He may have been scared in the moment, but Milford High School senior William Pointer said it didn’t stop him from jumping into action when he noticed his teacher needed medical help.
“I was terrified,” said Pointer, 18, of Massachusetts, who has known educator Dennis “Jack” Candini since freshman year. “But I didn’t second-guess myself. I needed to get someone who could help with the situation.”
On April 27 after 1 p.m., Jack Candini was subbing for a teacher in a food service class when students noticed he was having trouble speaking.
Pointer told ABC News that a few students called 911 while he and another classmate ran next door to alert another teacher, Pam Hennessy, who took control of the scene. Hennessy had the students move the desks and evacuate the room in preparation for EMTs to arrive.
Candini, 71, taught for 32 years at Milford High School before retiring in 2004. He now works as a substitute teacher and continues to coach school sports.
Candini told ABC News the students noticed changes in his face and speech.
“I’ve no [prior] history of anything and I’ve been active all my life,” Candini said. “When [the stroke] was occurring, I was kind of in denial — that’s why the students, I give them so much credit. They trusted their judgement and they stayed on the situation.”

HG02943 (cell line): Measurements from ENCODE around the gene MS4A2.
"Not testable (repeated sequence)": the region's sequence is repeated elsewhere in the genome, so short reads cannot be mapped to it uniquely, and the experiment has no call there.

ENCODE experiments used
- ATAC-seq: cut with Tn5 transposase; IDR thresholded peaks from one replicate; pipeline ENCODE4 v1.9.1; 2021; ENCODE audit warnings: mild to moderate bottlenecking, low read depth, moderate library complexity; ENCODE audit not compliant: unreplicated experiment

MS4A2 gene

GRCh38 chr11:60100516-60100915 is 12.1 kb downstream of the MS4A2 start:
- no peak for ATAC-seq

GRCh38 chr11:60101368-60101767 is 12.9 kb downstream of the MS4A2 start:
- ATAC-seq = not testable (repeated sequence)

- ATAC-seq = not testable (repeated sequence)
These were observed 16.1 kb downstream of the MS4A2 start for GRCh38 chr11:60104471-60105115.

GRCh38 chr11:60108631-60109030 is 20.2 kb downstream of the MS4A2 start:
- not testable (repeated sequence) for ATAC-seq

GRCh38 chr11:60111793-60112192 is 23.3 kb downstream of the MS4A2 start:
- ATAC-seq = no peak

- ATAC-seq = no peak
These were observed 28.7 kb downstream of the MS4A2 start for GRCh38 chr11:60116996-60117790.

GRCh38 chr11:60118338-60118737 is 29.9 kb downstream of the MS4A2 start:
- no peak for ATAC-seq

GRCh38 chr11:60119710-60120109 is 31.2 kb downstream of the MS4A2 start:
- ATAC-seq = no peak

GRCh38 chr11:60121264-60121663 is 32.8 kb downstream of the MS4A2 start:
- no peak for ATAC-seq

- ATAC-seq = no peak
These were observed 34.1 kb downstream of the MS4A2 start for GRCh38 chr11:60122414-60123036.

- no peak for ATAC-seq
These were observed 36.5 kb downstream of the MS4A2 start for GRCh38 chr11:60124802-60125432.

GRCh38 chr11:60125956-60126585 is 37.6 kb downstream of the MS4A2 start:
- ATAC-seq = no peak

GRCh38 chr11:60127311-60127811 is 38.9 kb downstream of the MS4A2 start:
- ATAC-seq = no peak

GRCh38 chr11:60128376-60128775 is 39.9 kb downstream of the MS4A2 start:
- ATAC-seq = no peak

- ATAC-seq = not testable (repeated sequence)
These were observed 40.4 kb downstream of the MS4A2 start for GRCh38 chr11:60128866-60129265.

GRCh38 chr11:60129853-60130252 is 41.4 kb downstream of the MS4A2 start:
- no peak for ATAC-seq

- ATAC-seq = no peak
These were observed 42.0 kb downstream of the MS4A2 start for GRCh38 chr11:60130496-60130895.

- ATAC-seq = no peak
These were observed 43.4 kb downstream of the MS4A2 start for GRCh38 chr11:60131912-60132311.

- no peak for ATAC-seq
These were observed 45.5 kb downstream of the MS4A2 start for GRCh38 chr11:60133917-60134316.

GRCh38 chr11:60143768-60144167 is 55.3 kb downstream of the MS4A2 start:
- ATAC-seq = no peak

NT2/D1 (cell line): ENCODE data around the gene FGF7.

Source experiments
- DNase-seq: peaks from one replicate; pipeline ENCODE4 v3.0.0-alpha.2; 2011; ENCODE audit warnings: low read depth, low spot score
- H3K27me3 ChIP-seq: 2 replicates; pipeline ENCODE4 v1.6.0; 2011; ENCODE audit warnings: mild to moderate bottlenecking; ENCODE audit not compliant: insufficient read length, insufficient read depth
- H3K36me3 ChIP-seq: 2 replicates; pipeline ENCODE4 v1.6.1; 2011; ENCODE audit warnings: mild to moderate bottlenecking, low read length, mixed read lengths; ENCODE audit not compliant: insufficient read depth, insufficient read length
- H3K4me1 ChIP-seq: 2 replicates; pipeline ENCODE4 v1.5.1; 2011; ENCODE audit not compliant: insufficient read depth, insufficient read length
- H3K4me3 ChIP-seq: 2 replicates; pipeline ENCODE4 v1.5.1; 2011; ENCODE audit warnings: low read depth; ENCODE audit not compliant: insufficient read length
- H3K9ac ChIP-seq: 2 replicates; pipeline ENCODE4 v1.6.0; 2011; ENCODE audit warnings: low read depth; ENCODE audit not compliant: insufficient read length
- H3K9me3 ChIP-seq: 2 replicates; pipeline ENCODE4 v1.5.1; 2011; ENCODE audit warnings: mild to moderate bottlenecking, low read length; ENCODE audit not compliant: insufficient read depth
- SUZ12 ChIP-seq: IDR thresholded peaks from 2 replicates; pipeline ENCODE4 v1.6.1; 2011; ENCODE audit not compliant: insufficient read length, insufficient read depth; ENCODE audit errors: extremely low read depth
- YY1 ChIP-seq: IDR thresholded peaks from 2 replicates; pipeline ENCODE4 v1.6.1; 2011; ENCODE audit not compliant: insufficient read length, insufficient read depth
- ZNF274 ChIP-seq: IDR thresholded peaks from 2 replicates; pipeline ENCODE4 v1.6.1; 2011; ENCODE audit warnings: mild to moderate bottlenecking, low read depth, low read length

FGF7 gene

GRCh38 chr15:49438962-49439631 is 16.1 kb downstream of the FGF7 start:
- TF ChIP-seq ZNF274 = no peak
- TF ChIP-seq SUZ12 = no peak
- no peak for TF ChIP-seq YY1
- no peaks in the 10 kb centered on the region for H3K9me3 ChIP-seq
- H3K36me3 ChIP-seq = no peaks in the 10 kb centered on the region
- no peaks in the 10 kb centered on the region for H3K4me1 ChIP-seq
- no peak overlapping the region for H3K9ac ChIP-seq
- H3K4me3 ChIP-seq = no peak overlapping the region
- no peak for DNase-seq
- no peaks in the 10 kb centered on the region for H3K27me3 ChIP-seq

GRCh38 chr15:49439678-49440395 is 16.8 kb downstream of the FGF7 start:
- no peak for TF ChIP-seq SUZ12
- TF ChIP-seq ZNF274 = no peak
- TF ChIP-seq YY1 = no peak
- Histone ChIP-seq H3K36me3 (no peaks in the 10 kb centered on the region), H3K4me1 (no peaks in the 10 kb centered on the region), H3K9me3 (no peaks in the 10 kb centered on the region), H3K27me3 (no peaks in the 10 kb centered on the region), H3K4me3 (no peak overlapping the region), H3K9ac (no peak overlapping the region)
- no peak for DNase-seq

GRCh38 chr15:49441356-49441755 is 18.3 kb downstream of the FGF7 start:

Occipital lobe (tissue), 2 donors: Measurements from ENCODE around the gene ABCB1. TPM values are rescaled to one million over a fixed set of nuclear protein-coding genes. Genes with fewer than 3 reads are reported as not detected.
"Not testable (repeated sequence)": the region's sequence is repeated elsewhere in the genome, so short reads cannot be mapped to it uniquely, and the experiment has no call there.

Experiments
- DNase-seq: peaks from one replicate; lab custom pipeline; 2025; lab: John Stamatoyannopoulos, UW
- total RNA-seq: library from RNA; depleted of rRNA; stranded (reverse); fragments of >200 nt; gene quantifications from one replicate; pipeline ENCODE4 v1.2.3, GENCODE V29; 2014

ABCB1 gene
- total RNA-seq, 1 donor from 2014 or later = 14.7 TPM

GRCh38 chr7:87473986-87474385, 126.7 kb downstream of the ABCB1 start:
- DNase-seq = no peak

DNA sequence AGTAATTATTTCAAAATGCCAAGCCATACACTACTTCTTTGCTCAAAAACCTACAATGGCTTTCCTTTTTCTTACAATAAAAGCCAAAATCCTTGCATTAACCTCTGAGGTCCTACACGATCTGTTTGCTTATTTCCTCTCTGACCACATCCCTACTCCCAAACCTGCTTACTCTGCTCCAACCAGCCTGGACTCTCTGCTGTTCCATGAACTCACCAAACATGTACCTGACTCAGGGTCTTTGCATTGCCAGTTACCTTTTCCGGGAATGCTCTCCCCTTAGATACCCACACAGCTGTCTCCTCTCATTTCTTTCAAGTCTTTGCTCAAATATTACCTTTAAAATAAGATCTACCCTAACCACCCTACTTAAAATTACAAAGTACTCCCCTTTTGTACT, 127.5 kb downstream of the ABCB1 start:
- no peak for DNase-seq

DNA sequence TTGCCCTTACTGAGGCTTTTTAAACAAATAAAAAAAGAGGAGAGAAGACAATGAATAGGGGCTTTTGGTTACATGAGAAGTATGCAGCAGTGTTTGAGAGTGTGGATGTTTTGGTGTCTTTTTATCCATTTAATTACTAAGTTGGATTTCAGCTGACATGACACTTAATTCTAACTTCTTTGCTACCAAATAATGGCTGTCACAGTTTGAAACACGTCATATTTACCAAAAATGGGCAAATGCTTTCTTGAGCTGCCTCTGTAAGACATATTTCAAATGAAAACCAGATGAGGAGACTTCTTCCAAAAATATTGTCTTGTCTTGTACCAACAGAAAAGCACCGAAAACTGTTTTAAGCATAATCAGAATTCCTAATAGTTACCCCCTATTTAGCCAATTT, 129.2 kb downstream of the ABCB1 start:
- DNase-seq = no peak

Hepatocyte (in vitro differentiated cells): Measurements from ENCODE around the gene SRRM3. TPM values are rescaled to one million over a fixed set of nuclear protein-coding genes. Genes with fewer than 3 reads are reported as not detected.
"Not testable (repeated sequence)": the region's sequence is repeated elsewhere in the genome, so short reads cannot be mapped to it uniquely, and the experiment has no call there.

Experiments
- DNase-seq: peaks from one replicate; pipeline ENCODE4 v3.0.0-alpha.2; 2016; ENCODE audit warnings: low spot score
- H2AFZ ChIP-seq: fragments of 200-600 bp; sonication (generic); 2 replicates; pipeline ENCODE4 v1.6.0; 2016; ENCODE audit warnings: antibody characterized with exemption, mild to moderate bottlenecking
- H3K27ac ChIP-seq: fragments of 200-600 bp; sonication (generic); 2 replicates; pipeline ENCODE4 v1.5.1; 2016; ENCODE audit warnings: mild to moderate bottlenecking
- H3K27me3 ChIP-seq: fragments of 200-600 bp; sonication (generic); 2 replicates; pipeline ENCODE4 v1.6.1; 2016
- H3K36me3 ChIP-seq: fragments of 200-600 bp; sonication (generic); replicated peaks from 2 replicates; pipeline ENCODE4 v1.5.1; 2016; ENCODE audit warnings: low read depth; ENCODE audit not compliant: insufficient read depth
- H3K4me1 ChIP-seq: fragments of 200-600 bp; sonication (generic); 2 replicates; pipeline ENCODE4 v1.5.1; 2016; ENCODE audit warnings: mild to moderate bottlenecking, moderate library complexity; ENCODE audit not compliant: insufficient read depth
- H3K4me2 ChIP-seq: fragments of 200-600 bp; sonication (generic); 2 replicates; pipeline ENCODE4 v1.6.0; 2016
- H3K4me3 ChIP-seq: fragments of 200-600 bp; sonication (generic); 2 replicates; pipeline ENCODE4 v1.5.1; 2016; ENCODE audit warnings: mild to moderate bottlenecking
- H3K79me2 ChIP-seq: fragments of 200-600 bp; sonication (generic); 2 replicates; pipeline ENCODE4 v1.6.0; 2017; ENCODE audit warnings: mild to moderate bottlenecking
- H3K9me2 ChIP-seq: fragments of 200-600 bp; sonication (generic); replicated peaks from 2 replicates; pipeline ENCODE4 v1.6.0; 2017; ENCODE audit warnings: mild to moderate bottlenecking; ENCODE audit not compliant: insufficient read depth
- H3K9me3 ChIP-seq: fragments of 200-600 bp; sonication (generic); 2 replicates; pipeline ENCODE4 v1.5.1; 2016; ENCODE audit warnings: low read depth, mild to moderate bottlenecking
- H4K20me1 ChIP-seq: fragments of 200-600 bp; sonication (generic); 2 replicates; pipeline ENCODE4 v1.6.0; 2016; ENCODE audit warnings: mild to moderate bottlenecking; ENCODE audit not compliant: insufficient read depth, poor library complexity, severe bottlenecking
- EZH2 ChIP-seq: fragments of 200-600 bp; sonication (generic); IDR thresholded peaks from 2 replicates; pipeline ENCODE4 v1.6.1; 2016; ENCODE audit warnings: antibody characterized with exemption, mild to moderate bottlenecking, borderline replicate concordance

According to the Mayo Clinic, there are telltale signs when someone is having a stroke: trouble with speaking and understanding, paralysis or numbness of the face, arm or leg, trouble with seeing in one or both eyes, headache and trouble with walking.
“The length of time they have been present can affect your treatment options,” the Mayo Clinic states on its website.
Now recovering, Candini said that he’s found a way to show appreciation to his students.
“Not being sure how to thank someone for saving your life, especially a group of young kids–what I’ve done through the principal and through the school, we are going to do a one-shot scholarship to a senior that hopes to have a major in the medical field as a token of my family’s gratitude,” Candini said. “It will acknowledge the young people that got involved.”
Marian Candini, Jack Candini’s wife, said she “doesn’t know how to thank” the kids and the community for their support.
“My husband doesn’t really like all this publicity, but if it helps saves someone else’s life, it’s the silver lining,” she said. “I feel very blessed and beyond grateful.”
Milford High School principal Joshua Otlin said, “We are very thankful that our students responded decisively and effectively in this moment of crisis. Any delays could have had catastrophic consequences for Jack, and our students’ decisions made all the difference.”
“While I am extremely proud of our students, I’m not at all surprised that they rose to the occasion,” he added. “As the principal, I have the pleasure to see and hear about daily acts of kindness and courage from our students and I know that we have a special community of compassionate young adults at Milford High School.”
Candini said he hopes to become well enough to proctor next week’s state-wide testing at the school and eventually, play hockey again.
William Pointer said it was “amazing” to be involved in saving his teacher’s life.
“It’s a good feeling,” he added.